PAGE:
Philippines, 3 November 2021 - Corruption risks can be found at every stage in the procurement process, from tender to delivery. Consistently with previous epidemics, Covid-19 has heightened procurement corruption risks, including across Southeast Asia. As well as being correlated with higher Covid fatality rates, corruption can decimate the public funds needed for wider development agendas and economic recovery, while allowing multiple forms of crime to flourish.
A UNODC compendium of good practices on combatting corruption in the response to Covid-19 is available here
To ensure increased accountability during Covid-19 and beyond, the United Nations Office on Drugs and Crime (UNODC) is providing ongoing support to establish national anti-corruption procurement platforms in nine countries, including the Philippines, with the support of the Bureau for International Narcotics and Law Enforcement Affairs under the COVID-19 Anti-Corruption Response and Recovery Project. These platforms will act as coordinating hubs to bring together anti-corruption authorities, oversight institutions, and procurement bodies to strengthen public procurement transparency and whistle-blower protection and better address national anti-corruption challenges related to crisis recovery.
In the Philippines, UNODC is working with the Government Procurement Policy Board’s Technical Support Office (GPPB-TSO) to strengthen legal, institutional, operative, and strategic procurement frameworks. The engagement aims to better support a sustainable recovery from the Covid-19 crisis and to help prevent and mitigate corruption risks in future national emergencies, by enhancing public procurement transparency. As part of this initiative, GPPB-TSO launched a project to digitize the submission and publication of procurement reports in the Philippines through a web application.
GPPB-TSO’s digitization project aims to address the public demand for transparency in how the Philippines’ approved budget is being utilized by government agencies and local government units. The web application will not only publish the procurement reports and analytics in real-time and open data format but will also generate a visual representation of the data summary. This will allow various stakeholders — such as procuring entities, law enforcement agencies, and civil society — to use digital tools and data analysis to better prevent, detect, and mitigate corruption risks in public procurement.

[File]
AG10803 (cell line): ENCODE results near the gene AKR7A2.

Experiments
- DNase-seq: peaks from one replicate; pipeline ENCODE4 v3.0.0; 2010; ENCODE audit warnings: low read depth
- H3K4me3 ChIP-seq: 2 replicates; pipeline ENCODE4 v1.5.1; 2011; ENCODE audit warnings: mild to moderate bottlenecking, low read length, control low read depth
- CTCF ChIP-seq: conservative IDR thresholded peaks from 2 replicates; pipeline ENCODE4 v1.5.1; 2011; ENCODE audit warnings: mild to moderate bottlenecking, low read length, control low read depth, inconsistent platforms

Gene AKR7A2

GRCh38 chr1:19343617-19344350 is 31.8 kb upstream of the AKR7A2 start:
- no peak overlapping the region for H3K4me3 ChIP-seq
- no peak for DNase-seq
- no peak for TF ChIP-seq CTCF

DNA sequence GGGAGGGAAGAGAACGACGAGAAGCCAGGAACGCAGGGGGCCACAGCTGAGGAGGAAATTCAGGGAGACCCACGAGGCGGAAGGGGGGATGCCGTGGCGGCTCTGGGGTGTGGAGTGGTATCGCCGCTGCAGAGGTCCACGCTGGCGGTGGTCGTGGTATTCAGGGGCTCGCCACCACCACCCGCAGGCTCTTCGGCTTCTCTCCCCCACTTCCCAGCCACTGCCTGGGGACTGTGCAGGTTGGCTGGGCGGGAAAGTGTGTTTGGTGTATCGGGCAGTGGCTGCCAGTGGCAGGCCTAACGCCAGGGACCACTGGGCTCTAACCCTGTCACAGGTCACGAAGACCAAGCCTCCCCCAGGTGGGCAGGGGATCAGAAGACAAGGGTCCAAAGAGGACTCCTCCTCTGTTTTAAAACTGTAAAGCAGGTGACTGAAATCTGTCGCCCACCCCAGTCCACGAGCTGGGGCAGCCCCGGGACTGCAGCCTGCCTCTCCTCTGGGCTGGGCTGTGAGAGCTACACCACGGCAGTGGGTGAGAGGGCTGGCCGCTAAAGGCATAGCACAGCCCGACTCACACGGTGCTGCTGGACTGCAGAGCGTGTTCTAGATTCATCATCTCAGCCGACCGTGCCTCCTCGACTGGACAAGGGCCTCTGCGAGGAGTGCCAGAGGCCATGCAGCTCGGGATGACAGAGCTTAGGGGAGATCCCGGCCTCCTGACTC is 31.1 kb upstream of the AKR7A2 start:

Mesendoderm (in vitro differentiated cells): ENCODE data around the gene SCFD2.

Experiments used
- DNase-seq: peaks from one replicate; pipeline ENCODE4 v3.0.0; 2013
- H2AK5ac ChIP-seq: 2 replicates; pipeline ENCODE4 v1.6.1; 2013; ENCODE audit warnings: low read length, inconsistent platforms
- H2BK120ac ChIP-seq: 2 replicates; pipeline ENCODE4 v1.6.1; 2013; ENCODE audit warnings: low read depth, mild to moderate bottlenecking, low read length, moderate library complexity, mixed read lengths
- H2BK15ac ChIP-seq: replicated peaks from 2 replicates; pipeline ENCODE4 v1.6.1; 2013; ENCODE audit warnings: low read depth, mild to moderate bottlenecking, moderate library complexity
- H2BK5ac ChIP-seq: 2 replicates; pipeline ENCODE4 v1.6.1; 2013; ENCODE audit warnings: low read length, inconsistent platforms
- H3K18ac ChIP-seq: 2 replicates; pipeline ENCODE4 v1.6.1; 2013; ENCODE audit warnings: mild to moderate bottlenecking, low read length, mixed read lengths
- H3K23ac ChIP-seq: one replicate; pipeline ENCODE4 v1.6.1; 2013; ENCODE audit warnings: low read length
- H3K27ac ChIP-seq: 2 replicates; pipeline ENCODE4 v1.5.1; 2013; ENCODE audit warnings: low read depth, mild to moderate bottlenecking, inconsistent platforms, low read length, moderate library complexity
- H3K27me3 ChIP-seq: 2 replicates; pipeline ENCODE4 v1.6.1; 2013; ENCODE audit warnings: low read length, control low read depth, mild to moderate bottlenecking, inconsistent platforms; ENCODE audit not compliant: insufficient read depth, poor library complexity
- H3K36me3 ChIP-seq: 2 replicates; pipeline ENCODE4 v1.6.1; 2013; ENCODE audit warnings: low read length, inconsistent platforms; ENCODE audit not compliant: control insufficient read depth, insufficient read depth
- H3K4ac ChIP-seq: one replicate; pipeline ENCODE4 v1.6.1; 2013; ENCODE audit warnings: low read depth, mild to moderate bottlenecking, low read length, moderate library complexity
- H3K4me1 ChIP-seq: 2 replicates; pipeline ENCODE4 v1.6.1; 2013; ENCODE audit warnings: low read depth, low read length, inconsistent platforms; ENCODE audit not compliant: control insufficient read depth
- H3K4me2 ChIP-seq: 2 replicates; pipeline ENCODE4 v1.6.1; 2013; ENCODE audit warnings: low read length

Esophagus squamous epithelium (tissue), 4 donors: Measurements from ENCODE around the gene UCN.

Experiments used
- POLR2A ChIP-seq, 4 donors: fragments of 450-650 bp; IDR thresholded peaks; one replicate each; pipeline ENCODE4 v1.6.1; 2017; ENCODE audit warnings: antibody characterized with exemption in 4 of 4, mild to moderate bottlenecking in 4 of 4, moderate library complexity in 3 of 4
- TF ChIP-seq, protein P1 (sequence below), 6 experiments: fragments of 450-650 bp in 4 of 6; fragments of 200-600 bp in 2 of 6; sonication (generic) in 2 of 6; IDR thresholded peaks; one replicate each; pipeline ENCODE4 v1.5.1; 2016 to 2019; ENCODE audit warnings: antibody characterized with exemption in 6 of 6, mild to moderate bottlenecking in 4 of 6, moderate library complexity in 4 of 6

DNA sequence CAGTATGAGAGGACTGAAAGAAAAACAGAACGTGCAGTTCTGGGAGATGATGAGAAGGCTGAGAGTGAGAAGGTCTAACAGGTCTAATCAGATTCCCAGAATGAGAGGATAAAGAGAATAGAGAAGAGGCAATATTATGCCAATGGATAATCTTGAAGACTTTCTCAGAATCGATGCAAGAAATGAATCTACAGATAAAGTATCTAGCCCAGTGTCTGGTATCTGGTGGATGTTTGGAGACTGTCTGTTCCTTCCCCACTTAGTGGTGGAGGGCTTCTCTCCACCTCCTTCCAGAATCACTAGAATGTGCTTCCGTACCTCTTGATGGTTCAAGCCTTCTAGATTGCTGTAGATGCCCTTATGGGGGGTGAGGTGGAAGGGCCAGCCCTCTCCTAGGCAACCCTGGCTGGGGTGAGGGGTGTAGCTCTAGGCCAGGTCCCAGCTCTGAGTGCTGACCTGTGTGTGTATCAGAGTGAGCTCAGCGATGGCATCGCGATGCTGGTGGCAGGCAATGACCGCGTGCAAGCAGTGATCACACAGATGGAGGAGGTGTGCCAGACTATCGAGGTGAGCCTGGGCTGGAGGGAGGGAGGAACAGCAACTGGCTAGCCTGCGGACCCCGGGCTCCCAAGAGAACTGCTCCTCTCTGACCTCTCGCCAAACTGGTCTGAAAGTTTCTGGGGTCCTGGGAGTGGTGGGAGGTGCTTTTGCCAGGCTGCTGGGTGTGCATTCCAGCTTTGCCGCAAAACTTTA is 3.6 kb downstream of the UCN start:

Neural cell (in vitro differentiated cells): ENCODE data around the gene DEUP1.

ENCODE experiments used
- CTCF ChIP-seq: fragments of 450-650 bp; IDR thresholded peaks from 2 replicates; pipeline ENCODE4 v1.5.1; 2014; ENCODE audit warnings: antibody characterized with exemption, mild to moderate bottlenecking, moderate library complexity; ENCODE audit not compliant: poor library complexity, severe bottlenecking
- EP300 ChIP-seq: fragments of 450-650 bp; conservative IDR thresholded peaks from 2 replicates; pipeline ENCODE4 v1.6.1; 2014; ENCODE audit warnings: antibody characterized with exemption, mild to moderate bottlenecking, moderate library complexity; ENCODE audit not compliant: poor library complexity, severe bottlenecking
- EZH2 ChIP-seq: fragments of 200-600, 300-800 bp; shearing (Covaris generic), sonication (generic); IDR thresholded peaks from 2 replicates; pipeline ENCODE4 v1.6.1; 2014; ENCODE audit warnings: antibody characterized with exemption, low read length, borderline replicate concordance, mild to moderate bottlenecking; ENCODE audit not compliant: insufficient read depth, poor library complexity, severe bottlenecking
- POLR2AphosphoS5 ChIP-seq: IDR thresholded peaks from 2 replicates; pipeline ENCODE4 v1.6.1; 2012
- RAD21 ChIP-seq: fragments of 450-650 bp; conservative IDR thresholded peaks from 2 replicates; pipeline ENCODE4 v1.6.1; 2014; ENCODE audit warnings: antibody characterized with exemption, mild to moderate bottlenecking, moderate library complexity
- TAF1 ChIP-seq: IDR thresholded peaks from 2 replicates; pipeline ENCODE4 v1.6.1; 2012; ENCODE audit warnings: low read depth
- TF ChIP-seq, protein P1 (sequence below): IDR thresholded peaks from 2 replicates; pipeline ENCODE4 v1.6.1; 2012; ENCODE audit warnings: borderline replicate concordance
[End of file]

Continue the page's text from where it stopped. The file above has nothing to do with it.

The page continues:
To coordinate technical support, refine the project work plan, and revise the procurement reporting forms, UNODC and the GPPB co-organized a Workshop on Application of Open Contracting Data Standard (OCDS) in Components 1 & 2 of GPPB-TSO Automation of Procurement Reports Project, from 2 to 3 November 2021, with additional support from the Open Contracting Partnership (OCP).
At the two-day event, UNODC and the OCP provided GPPB-TSO with technical advice on the level of detail that needs to be disclosed in the procurement reports to ensure compliance with the Open Contracting Data Standard (OCDS), which defines a common data model at all stages of the contracting process, increases contracting transparency and enables a wide range of users to deeply analyze the procurement data. In addition, UNODC and OCP provided GPPB-TSO with technical guidance in developing the project work plan, and the terms of reference for the development of the web application and data analysis software — outputs that are vital for GPPB-TSO to successfully pioneer the digitization project.
The Open Contracting Partnership’s Quickstart Guide, sharing 15 practical strategies for open, fairer, and better public procurement, is available here
This event was part of activities funded by the Bureau for International Narcotics and Law Enforcement Affairs of the United States Department of State. Footage (where available) and written summaries of UNODC webinars are publicly available via our website.
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